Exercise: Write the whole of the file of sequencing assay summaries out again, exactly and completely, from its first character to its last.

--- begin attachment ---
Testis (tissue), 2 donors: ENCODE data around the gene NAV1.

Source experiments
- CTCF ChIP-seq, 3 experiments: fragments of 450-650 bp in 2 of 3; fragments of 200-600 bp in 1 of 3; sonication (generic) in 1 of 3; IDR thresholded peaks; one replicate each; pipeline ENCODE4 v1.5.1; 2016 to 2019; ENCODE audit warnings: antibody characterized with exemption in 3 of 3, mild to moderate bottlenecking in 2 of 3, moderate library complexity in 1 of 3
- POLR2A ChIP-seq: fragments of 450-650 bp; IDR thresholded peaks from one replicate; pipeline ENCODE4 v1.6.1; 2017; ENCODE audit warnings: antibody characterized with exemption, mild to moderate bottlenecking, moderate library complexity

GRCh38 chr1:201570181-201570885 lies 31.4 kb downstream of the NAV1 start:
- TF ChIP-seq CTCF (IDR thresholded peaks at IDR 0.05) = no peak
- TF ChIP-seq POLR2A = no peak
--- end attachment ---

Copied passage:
Testis (tissue), 2 donors: ENCODE data around the gene NAV1.

Source experiments
- CTCF ChIP-seq, 3 experiments: fragments of 450-650 bp in 2 of 3; fragments of 200-600 bp in 1 of 3; sonication (generic) in 1 of 3; IDR thresholded peaks; one replicate each; pipeline ENCODE4 v1.5.1; 2016 to 2019; ENCODE audit warnings: antibody characterized with exemption in 3 of 3, mild to moderate bottlenecking in 2 of 3, moderate library complexity in 1 of 3
- POLR2A ChIP-seq: fragments of 450-650 bp; IDR thresholded peaks from one replicate; pipeline ENCODE4 v1.6.1; 2017; ENCODE audit warnings: antibody characterized with exemption, mild to moderate bottlenecking, moderate library complexity

GRCh38 chr1:201570181-201570885 lies 31.4 kb downstream of the NAV1 start:
- TF ChIP-seq CTCF (IDR thresholded peaks at IDR 0.05) = no peak
- TF ChIP-seq POLR2A = no peak